Windows 7 Ultimate 64-bit

When preparing our testbeds for any type of performance testing, we follow these guidelines:

    General Guidelines

  • No power-saving options are enabled in the motherboard’s BIOS.
  • Internet is disabled.
  • No Virus Scanner or Firewall is installed.
  • The OS is kept clean; no scrap files are left in between runs.
  • Machine has proper airflow and the room temperature is 80°F (27°C) or less.
    Windows 7 Optimizations

  • User Account Control (UAC) is disabled.
  • Windows Defender, Firewall, Security Center, Search, and Updates are disabled.

For consistency all power-saving options are disabled in the system BIOS, and for best SSD performance, AHCI is enabled. For Windows 7 the UAC control, windows update, and power saving features are also disabled.



Our Windows 7 Desktop for SSD Testing

To aide with the goal of keeping accurate and repeatable results, we alter certain services in Windows 7 from starting up at boot. This is due to the fact that these services have the tendency to start up in the background without notice, potentially causing slightly inaccurate results. Disabling “Windows Search” turns off the OS’ indexing which can at times utilize the hard drive and memory more than we’d like.

Solid-State Drive Benchmarking

As we are using SSDs, we made sure all drives were in a dirtied state before we began testing. We recognize that TRIM support completely does away with the need to “dirty” a sold-state drive, but not all SSDs yet support this feature. Cloned test images were not used as these can result in non-aligned partitions, and the process of installing the OS will only further help dirty a SSD in addition to mirroring what the typical user can expect to receive from the drive. For obvious reasons, only the sole HDD in this review was defragmented prior to testing.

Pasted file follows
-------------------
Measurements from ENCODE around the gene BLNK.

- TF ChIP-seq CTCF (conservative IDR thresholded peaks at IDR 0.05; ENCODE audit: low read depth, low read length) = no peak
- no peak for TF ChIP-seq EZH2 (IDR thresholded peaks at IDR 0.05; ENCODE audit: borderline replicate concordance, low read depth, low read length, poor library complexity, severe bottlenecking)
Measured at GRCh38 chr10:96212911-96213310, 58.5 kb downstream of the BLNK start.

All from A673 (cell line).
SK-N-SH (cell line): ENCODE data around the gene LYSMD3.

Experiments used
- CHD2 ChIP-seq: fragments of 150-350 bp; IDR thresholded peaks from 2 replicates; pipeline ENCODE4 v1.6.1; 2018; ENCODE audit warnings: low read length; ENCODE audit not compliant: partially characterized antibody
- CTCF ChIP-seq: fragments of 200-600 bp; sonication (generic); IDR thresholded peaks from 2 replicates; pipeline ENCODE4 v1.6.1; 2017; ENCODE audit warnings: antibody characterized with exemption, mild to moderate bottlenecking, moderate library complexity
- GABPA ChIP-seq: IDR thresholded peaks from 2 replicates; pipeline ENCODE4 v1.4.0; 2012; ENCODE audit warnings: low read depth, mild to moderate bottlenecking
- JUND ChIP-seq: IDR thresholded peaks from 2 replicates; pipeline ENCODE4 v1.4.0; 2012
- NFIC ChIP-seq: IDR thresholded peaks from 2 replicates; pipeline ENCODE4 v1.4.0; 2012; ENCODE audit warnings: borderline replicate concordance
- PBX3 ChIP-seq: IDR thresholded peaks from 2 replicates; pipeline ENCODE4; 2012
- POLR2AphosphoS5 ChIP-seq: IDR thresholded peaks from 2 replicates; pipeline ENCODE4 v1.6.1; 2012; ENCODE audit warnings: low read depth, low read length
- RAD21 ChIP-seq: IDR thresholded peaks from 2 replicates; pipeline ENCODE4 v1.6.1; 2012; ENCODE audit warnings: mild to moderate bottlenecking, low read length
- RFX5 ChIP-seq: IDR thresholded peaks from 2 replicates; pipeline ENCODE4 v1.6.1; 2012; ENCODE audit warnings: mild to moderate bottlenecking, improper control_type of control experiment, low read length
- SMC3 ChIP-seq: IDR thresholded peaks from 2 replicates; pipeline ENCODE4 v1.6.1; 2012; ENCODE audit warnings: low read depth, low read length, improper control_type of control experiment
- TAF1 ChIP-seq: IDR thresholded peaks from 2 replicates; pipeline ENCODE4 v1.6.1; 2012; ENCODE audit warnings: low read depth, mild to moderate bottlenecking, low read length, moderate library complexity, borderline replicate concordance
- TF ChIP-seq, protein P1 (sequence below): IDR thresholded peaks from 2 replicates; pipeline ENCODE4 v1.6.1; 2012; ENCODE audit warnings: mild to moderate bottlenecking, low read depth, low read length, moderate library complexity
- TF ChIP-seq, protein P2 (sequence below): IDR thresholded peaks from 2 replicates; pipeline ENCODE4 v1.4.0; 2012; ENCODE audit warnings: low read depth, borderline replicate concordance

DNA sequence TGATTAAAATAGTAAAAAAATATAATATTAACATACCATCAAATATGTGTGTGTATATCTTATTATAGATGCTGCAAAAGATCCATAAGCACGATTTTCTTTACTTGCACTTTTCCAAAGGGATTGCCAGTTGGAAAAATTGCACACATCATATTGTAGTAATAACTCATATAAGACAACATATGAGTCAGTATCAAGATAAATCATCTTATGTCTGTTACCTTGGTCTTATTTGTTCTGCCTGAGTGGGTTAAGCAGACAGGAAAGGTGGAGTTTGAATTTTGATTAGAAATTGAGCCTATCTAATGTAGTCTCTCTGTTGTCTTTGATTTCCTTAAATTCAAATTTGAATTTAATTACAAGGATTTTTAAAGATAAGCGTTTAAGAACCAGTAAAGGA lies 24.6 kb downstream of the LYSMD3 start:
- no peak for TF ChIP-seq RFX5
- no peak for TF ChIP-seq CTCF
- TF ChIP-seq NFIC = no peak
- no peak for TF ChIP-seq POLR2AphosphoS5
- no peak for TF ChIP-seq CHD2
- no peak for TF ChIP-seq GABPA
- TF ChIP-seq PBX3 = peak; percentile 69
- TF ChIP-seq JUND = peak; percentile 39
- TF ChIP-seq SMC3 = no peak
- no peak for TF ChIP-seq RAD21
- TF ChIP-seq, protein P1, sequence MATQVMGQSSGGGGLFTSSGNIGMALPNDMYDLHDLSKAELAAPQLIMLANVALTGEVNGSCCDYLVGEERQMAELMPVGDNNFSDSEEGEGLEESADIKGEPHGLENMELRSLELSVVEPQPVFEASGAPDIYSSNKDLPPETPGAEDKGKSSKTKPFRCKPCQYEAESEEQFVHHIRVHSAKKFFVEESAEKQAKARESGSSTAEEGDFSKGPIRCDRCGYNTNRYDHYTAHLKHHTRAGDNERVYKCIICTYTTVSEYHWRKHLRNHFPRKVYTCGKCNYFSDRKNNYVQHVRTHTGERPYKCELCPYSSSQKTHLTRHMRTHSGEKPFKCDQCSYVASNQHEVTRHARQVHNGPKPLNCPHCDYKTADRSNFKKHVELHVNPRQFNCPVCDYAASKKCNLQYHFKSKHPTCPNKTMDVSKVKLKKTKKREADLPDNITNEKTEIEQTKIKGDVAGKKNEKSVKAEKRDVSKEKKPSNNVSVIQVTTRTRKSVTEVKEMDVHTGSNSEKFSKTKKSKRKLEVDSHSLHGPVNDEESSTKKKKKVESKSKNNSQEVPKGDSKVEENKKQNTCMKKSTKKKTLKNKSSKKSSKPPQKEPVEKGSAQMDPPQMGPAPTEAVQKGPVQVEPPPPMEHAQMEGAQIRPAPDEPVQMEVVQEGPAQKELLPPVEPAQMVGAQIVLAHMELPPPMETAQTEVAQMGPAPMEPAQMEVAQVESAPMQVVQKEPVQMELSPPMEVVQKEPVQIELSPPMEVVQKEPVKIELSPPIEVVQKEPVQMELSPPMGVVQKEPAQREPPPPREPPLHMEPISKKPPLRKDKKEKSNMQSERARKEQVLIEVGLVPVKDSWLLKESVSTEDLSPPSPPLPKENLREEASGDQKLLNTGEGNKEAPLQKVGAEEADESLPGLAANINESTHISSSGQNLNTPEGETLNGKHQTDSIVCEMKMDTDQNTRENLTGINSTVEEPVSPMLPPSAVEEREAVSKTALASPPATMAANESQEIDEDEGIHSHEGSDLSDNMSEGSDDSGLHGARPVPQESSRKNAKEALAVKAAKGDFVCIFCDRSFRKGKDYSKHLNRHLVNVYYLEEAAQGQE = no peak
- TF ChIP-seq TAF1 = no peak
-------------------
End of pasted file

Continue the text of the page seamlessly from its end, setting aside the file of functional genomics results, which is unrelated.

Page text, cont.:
For testing, we ran all tests five times, dropping the highest and lowest results to finally average the middle three. And who said that college statistics class wouldn’t prove useful? If any anomalous results were seen, the test was run again. Given the complexities of modern computers, and especially today’s operating systems, we feel this provides the most accurate results possible.

As a result we at Techgage are going to stay current with the trends in technology and will be expanding our storage coverage to include solid-state drives, such as this one. This poses a challenge as benchmarking storage is not as straightforward as benchmarking a CPU or GPU, and SSDs make it even more difficult. The fact is there simply is no way to benchmark the snappy, responsive feel a good quality SSD will give a computer, or that overall positive user experience it should bring.

If you have any benchmarks or scenarios that are storage-dependant (that is to say bottlenecked by the hard drive) and would like to see those tested, please drop by our forums and let us know! We are always looking to expand our SSD benchmarks and provide more useful and real-world results, and not just synthetic results.